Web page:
Microsoft Ends Production Of Kinect For Xbox One
Kinect Milo

Well that didn’t last long. Four years after releasing as a mandatory peripheral for the Xbox One, Microsoft quietly confirmed that production for the Kinect has officially ended.

In an exclusive interview with Co.Design, two of Microsoft’s executives revealed that production on the Xbox One’s Kinect was no longer active. Alex Kipman, creator of the Kinect, and Matthew Lapsen, general manager of Xbox Devices Marketing, made it known that Microsoft won’t be continuing production of the device.

Director of Studio for Creative Inquiry at CMU, Golan Levin, utilized Kinect in a lot of experimental and production UI prototyping, wasn’t entirely pleased with the news but conceded that that’s just how capitalism works, saying…

“You know, we’re all at the whim of capital. And there’s no expectation that Microsoft should do something that doesn’t support their bottom line,” he continues, choosing the words of his swallowed rant very carefully. “But this is one of those times I’m sad to hear that a tool which is used for so many different applications, and is so ubiquitous, and has served crucially as a platform for so much creative experimentation, cultural progress, and secondary innovation, in so many different fields, isn’t supporting their core business.”


“Someone has made the decision that there aren’t enough games being sold that use it and it’s a shame,”

The original Kinect showed a lot of promise with things like Peter Molyneux’s Milo demo before its actual release.

However, after its release it had a less than stellar line-up of software. Despite selling millions of units based on broken promises and unfulfilled dreams, Microsoft was intent on keeping Kinect around as a novelty device within the Xbox family.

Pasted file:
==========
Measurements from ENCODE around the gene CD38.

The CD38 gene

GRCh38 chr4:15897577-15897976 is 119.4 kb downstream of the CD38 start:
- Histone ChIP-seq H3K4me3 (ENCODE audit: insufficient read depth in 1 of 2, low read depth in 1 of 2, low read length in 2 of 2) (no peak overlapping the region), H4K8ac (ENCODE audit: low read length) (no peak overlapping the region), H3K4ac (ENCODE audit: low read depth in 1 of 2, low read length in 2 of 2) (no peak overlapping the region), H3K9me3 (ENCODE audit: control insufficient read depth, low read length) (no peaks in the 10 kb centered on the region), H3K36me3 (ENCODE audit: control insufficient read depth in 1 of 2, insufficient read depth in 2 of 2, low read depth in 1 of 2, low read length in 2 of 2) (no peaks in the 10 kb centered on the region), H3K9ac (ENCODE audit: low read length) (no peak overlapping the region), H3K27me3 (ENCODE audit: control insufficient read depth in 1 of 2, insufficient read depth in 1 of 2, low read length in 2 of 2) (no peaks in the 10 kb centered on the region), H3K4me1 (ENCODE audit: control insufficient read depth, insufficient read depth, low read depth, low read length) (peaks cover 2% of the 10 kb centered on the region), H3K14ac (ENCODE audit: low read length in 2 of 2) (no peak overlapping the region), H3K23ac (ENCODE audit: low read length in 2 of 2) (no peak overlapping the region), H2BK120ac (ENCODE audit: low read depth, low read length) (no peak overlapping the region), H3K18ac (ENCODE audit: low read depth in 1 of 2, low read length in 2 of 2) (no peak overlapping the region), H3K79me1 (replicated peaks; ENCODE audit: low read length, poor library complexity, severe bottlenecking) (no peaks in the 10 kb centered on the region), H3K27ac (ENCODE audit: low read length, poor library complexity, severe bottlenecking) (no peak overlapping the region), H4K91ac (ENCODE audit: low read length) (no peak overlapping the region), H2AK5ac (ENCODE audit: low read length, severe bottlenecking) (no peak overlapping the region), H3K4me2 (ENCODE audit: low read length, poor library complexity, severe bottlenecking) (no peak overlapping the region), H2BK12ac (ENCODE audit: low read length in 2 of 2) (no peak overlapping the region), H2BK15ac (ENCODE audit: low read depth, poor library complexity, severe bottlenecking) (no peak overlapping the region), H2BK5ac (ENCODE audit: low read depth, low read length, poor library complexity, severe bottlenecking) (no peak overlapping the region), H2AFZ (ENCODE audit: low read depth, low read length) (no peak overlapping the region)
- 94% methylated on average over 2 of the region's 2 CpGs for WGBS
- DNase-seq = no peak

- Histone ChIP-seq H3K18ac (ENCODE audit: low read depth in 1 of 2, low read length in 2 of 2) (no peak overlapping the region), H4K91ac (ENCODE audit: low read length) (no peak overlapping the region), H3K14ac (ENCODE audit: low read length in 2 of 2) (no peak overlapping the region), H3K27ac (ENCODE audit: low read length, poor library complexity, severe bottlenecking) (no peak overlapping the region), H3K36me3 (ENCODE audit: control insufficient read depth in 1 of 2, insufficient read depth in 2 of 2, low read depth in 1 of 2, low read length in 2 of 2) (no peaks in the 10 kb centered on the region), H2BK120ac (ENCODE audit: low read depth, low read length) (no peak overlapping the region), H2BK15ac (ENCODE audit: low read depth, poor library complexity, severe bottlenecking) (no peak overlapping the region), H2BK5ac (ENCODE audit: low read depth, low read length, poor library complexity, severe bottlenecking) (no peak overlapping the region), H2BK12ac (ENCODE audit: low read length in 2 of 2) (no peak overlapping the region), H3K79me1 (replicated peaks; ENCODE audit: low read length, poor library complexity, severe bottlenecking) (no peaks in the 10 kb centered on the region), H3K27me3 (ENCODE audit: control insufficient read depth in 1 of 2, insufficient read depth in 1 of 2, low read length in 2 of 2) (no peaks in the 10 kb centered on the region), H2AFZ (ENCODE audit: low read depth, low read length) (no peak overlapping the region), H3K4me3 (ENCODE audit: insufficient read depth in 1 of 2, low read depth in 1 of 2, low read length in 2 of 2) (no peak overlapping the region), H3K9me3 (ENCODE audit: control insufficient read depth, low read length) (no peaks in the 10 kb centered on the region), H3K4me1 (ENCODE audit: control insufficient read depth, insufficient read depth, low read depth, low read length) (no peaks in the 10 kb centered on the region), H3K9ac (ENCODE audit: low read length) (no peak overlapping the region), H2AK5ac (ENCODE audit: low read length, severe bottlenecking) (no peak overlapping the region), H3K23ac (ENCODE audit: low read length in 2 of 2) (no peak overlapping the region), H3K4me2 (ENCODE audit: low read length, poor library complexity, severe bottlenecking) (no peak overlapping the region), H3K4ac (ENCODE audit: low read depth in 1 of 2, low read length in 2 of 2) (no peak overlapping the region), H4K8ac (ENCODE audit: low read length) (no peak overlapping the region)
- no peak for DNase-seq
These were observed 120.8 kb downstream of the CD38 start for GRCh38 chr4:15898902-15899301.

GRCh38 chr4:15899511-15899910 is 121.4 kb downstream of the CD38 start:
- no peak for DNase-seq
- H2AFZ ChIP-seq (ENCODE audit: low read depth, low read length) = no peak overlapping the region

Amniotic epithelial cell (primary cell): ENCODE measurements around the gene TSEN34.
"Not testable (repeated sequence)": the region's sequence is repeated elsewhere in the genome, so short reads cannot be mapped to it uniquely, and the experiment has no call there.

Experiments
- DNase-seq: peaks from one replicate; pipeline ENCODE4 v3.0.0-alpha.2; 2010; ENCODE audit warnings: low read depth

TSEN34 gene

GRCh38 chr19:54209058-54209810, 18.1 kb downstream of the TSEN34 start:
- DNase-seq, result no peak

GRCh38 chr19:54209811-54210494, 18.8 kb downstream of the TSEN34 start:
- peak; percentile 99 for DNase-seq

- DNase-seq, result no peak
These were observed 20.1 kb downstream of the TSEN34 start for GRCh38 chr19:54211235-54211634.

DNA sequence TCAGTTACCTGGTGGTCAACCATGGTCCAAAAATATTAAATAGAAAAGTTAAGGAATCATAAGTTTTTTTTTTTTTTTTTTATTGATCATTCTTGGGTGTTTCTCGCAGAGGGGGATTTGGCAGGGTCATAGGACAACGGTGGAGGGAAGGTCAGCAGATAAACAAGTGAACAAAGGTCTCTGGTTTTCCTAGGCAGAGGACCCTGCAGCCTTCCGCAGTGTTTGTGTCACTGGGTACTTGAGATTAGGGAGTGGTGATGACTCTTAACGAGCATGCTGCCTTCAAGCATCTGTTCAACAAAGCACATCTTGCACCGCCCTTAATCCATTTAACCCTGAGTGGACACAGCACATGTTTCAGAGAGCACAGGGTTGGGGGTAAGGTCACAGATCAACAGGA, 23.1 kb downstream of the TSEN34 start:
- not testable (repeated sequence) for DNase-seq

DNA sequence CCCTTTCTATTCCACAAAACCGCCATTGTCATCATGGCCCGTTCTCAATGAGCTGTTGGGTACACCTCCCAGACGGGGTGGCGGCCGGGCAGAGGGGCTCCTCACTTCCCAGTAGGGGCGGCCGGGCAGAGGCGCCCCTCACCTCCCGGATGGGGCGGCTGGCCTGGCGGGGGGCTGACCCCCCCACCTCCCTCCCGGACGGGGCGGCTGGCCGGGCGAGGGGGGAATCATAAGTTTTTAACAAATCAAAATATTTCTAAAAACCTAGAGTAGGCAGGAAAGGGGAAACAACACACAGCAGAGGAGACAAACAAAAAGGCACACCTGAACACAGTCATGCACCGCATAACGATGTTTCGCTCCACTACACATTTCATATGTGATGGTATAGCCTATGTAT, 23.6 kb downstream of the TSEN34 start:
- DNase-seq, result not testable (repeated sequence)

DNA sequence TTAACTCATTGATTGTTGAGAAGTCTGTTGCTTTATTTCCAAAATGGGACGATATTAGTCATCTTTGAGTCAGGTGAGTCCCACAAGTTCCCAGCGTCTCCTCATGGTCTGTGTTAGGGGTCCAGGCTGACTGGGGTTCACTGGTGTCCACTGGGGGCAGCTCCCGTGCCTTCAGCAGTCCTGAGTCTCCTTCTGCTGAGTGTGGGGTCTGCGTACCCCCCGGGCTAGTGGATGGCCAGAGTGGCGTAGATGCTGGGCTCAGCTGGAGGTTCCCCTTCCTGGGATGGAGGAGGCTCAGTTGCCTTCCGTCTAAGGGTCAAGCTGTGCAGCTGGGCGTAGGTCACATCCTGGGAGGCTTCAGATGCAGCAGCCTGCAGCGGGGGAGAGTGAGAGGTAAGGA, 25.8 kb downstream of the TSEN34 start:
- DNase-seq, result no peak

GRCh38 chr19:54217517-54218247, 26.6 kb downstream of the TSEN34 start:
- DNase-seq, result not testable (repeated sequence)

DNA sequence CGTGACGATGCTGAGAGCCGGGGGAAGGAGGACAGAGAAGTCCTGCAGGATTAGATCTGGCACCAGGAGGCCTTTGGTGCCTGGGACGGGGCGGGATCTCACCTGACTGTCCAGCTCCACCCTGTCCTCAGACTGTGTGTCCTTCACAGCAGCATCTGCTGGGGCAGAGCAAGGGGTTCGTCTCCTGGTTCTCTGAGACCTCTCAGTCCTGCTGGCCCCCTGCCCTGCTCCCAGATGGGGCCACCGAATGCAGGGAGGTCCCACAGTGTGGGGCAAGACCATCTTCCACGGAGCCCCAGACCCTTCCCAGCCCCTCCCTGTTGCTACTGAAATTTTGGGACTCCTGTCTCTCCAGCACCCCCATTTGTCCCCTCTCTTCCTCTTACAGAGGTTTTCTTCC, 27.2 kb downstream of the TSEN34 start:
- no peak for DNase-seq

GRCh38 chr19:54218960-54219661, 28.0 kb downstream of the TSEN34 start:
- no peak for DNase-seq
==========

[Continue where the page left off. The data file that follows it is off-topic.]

The Kinect 2.0, however, fell under a web of controversy after it was mired in the leaks from former CIA analyst Edward Snowden back in 2014. The leaks revealed that some government security agencies actually used cameras and recording devices hooked up to internet-ready stations could be used to spy on owners. In one particular case, it was revealed that the Kinect was involved in a GCHQ spying protocol that involved filtering through lots of sexually explicit imagery.

The combination of the device having to be always-on, being able to utilize biometric data to feed it back through the servers, and the fact that privacy concerns mounted over the device, it became a tough sell for consumers.

Some fanboys defended the device like their life depended on it, but it didn’t help sell normies on it one bit.

What made matters worse is that despite Phil Spencer, the current head honcho of Xbox, saying that they wouldn’t remove Kinect from the bundle pack, they eventually did. Not only that, but Microsoft essentially just stopped making software for it, leaving it out to dry and forcing Kinect owners to waft through the embarrassing stench of failure toward greener and cleaner pastures in the Sony and Nintendo camps.

Despite all the spying and privacy concerns, Kinect had an opportunity to become something great, but Microsoft forfeited that by not committing to it. In fact, the company has always had a problem of not committing, which is why they’re in the current pickle where the Xbox One has no noteworthy exclusives.


Billy has been rustling Jimmies for years covering video games, technology and digital trends within the electronics entertainment space. The GJP cried and their tears became his milkshake. Need to get in touch? Try the Contact Page.

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